Every new Savage 110 delivers a custom fit with AccuFit, which allows for a custom hunting rifle without the gunsmith. I read those words about AccuFit, along with other words on Savage’s website, and I got it. It sounded like a good idea.
But like anything, it’s different when you directly benefit, first hand, from the feature a manufacturer has developed. For me, that experience came down to my husband shouldering this new Savage 110 — a nice fit for him out of the box— and then me taking it and holding it and feeling that same old heavy, awkward appendage extending from my body like the rifle was bolted on — an extension that didn’t belong. I rarely experienced seeing that clean, crisp visual through the scope because, previously, my cheekbone never made contact with the stock, making my line of sight whack.
At 5’2, hunting rifles don’t often fit me like they should. And, like a lot of hunters, I’m part of the one-size-fits-all club. I knew better, but the Hatfield family is a bit on the cheap side.
So nothing to see here. Same old story, at least until we used the AccuFit System to make adjustments. The thought of “adjustments” makes me tired, unless it’s the level of adjustments you make with a watch band or belt, going from one hole to another, 10 seconds tops, and you’re done.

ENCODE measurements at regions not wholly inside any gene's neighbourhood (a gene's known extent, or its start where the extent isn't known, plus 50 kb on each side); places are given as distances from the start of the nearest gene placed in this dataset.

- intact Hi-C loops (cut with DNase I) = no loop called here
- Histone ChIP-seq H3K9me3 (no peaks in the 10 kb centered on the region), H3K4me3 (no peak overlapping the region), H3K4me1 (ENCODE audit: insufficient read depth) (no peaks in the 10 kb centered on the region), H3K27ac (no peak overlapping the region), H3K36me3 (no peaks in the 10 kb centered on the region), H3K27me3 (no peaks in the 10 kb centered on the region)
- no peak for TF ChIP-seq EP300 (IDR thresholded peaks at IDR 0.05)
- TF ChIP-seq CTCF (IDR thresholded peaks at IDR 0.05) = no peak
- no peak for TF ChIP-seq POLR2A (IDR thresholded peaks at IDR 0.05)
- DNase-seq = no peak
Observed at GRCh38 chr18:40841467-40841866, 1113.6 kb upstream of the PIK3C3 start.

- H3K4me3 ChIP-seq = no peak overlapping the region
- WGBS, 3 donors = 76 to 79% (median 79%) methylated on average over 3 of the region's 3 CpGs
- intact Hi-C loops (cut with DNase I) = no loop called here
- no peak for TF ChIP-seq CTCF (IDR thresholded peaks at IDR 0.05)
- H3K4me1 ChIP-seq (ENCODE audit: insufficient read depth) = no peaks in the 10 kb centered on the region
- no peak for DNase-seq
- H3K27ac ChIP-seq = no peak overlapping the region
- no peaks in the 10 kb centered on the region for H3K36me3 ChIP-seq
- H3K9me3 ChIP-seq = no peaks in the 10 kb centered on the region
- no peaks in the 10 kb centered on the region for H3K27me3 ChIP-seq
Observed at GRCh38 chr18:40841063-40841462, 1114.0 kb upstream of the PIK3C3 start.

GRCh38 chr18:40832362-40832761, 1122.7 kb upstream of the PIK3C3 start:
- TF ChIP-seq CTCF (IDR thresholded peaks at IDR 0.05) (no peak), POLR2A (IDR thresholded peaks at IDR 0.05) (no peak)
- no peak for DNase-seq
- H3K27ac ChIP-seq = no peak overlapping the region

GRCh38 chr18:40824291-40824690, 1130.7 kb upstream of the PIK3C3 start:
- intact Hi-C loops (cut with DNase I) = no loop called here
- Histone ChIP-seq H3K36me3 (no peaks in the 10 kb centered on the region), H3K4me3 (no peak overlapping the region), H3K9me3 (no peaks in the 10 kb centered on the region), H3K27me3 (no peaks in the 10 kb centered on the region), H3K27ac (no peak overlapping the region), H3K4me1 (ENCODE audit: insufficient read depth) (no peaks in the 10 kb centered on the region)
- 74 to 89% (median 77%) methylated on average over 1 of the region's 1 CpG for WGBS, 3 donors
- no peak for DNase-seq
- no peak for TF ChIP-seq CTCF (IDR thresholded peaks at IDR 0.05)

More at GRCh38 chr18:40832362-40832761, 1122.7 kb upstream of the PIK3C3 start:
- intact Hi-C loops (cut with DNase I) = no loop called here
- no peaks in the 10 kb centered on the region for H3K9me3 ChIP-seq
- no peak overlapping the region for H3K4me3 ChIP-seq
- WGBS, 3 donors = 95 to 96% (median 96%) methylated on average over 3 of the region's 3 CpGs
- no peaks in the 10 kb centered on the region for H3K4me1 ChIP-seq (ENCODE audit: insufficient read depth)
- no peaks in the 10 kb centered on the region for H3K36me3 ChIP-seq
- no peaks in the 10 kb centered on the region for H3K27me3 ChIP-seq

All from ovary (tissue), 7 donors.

Plus, I figured the video showing the AccuFit “adjustments” featured on the Savage website was like those speed-up assembly videos you see on YouTube. Like, hey look how fast “Bob” assembles this in-ground basketball goal. Then you order it, it arrives, weights 450 pounds and takes 6 hours to put together.
But that wasn’t the case here. We got a Phillips screwdriver. Period. No other tool. And then we chose the spacers, what Savage calls its “length of pull inserts.” We eyeballed what we needed for the buttstock and tried a few combinations.
Next, it was time for my cheekbone to “fit” for once in my life and that’s what the comb risers are for. The comb riser snapped into place. Then I chose the right screw lengths (all screws included with the system) and locked everything into place for my custom fit.
Then it was like, “ah, hell, this works!” The rifle fit!
Sure, of course, I have held a rifle that’s fit before, but not often. I felt like my grandfather who muddled throughout an entire decade with ill-fitting dentures before upgrading to a pair that weren’t “bolted on” but, instead, “baked in.” The dentures felt like they belonged in his mouth, and this rifle felt like it was a natural extension of my shoulder and forearm. It really was a small moment of awakening. And I laughed and then my husband laughed. This was a coup d’état! It felt like we’d gamed the system.
So, yeh, it’s a custom fit without the gunsmith. It’s a job that requires a single screwdriver.
Sighting Guide Basics
Select the comb riser that creates bone-to-stock contact aligning your line of sight parallel to the barrel. If the scope sightline features crescents, use a taller comb riser.
Adjust length of pull
Length of pull is measured from the inner elbow to the middle of the trigger. With the correct length of pull, you will have a quick sight acquisition, better control, better accuracy and feel more comfortable.